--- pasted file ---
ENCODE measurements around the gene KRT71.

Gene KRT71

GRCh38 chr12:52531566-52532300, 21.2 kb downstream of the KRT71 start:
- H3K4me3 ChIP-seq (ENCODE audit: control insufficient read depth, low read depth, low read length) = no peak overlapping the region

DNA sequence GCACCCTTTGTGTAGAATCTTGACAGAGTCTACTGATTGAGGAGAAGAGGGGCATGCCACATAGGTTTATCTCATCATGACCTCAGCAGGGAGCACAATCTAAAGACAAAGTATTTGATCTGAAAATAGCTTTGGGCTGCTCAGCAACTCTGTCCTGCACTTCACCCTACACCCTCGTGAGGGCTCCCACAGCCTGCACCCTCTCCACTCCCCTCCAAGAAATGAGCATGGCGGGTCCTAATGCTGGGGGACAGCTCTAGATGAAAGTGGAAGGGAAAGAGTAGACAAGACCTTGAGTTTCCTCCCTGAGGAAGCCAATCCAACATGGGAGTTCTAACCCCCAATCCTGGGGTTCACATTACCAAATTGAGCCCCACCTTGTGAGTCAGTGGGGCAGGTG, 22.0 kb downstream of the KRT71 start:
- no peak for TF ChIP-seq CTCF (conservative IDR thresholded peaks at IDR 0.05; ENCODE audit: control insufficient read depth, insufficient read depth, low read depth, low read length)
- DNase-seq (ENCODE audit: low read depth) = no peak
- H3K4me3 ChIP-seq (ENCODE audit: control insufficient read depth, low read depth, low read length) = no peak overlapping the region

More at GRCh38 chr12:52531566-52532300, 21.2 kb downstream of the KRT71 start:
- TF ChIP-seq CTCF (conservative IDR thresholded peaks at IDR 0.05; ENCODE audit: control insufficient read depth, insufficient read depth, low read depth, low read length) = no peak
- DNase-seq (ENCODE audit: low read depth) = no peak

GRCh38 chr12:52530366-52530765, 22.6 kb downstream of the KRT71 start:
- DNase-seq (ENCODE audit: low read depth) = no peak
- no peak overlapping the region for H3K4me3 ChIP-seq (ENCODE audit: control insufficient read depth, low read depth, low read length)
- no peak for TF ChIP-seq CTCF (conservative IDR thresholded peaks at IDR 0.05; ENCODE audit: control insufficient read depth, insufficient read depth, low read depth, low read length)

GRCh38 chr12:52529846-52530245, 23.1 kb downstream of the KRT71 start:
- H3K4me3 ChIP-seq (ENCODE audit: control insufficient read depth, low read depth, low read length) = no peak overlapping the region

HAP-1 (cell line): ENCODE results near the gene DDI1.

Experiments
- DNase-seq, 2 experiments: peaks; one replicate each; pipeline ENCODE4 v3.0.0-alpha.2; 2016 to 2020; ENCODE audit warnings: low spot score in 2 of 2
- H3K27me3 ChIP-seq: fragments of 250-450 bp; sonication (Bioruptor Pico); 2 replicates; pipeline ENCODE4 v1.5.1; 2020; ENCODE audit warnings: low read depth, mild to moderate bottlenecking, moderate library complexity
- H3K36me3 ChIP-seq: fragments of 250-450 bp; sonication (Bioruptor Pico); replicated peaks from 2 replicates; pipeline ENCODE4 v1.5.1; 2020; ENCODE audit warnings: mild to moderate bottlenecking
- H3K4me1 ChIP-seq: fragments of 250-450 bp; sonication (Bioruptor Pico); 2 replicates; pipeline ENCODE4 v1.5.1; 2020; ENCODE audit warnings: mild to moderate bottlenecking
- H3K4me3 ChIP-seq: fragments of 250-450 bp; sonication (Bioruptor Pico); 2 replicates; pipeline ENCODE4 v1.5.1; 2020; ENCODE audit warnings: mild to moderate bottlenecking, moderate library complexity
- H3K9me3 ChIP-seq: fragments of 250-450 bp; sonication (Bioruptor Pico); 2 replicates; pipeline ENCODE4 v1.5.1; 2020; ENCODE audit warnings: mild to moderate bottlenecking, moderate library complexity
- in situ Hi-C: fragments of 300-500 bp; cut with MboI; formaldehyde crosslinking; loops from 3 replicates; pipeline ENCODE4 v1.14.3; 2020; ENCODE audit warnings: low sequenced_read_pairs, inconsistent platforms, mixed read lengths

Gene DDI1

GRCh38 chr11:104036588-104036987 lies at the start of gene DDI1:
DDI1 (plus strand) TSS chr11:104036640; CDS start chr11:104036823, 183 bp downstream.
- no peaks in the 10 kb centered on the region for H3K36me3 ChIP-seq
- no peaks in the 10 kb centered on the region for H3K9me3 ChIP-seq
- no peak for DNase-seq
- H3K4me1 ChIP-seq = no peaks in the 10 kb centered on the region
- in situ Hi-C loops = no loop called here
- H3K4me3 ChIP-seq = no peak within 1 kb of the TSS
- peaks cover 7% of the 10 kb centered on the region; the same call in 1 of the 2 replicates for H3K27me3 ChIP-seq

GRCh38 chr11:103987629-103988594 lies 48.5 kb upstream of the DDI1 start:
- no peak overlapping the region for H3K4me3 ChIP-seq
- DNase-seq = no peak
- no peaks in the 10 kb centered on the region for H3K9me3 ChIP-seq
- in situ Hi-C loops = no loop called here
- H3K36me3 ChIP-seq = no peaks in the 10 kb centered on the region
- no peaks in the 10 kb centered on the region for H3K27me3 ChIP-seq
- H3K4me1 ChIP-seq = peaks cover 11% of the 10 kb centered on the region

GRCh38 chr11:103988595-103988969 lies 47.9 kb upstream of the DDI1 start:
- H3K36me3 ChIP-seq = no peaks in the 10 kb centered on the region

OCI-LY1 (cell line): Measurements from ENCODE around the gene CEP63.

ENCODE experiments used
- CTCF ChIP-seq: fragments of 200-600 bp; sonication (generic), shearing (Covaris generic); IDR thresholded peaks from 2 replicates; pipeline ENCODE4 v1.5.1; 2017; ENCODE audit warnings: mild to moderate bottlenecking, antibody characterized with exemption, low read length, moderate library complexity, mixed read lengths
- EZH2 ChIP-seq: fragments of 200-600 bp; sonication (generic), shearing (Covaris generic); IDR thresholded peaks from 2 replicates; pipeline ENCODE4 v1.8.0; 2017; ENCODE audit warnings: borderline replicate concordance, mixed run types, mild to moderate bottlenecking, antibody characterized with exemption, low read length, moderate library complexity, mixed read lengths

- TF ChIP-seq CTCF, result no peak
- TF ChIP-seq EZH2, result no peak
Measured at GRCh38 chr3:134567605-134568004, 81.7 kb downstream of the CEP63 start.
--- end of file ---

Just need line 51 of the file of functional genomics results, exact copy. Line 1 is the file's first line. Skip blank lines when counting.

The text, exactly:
- TF ChIP-seq CTCF, result no peak